In the months before an unexpected crisis, IT security requests specific tools, training, and additional staff to keep enterprise data safe, but does not substantiate the need in terms the business can understand. The c-suite denies the requests, pointing to the investments they have already made in security technologies. Suddenly, hackers strike with a massive cyber attack.
Suffering financial losses and brand damage, the c-suite asks IT security what happened. Security responds that they need specific tools, training, and staff to mitigate these concerns. But again, security does not make a business case in language the c-suite can appreciate. The leadership turns to existing vendors, who sell them their latest security products.
Armed with products that do not address all the specific vulnerabilities the company has, the c-suite returns to other matters. Months later the enterprise falls prey to similar attacks. A cyber security communications break down has kept the enterprise moving through this same cycle for years. The answers to breaking out of that rut lie in fixing those communications.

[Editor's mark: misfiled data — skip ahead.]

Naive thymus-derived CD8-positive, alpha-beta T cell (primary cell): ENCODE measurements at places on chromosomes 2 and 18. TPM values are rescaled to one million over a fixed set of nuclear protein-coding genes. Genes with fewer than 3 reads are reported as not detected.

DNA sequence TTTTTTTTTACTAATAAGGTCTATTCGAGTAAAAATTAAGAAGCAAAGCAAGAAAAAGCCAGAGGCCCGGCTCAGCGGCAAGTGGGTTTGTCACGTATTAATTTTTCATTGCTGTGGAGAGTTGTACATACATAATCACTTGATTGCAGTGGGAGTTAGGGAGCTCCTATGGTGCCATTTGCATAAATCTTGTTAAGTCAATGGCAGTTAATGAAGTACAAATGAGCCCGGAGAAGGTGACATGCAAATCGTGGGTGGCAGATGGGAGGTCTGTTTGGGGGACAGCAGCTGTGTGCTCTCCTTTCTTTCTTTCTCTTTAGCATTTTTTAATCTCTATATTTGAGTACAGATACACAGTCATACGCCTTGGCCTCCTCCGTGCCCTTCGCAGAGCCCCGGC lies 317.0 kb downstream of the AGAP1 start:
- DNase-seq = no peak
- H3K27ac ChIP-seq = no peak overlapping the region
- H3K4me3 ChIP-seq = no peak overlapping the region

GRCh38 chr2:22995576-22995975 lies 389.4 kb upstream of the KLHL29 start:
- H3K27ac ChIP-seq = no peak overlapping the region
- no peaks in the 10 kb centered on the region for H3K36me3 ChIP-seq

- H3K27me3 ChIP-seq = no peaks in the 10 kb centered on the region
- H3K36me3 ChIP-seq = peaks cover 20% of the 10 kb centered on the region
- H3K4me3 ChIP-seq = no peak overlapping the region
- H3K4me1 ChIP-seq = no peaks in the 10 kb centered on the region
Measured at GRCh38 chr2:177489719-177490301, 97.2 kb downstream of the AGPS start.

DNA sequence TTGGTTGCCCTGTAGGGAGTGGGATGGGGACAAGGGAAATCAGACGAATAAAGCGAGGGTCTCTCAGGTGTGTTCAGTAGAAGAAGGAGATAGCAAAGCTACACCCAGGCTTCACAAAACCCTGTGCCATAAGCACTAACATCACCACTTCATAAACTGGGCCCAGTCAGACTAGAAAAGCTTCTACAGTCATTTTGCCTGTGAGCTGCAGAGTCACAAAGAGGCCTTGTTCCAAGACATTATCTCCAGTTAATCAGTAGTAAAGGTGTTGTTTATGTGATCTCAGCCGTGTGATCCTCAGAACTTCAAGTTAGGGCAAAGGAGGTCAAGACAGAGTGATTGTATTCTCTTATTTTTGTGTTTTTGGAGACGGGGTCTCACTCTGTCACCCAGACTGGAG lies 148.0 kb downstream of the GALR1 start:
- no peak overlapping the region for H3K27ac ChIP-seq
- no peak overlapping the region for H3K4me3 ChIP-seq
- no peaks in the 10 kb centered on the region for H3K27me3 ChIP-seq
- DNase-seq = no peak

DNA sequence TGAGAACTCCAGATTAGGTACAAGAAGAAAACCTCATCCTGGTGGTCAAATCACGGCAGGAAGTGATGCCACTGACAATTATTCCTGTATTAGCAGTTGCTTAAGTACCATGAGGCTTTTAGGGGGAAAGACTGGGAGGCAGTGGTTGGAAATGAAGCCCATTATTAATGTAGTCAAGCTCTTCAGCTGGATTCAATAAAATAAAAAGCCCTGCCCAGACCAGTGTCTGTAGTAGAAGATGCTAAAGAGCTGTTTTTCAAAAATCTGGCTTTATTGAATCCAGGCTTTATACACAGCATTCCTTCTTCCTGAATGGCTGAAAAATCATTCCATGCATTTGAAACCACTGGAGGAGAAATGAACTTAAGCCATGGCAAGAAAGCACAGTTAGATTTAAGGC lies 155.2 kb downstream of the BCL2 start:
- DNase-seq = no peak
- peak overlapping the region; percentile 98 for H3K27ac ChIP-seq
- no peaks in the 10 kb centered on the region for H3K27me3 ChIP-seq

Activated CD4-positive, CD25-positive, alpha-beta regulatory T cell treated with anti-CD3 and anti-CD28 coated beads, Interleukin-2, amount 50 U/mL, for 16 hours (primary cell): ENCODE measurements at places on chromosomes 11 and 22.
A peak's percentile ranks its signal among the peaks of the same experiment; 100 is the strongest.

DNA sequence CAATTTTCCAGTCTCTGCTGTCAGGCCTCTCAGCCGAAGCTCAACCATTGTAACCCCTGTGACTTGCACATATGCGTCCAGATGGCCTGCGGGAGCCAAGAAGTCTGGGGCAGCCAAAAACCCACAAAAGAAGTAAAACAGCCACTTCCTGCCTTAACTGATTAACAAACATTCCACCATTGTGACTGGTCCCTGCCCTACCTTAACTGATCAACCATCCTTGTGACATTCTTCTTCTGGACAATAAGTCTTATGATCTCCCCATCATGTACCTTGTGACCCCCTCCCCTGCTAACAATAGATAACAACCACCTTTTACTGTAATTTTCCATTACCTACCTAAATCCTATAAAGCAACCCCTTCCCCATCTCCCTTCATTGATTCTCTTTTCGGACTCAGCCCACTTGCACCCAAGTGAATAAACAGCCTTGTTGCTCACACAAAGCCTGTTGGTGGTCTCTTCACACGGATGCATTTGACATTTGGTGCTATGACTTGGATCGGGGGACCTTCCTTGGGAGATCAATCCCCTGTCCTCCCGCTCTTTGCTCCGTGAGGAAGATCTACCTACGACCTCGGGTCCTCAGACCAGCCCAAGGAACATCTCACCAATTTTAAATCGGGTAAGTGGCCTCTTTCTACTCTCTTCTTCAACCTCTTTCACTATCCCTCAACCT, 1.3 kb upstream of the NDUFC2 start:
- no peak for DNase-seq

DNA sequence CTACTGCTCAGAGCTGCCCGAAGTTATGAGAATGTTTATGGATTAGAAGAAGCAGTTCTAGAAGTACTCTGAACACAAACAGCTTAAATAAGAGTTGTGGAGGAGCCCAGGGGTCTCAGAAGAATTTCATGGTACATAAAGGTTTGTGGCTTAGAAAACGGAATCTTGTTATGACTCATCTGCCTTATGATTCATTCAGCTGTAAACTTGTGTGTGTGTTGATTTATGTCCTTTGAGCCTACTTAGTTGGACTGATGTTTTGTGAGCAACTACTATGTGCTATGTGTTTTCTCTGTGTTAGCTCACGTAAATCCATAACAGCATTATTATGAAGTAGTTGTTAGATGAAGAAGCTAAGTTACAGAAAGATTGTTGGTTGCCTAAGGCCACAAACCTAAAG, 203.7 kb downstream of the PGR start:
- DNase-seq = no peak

Finally, IT security experiences an absence of threat intelligence and security operations capabilities that leaves its teams handicapped when fighting the company's security battles. The spend on expensive security tools such as Next-Gen Firewalls remains high while the investment in relatively inexpensive security staff training is underwhelming.
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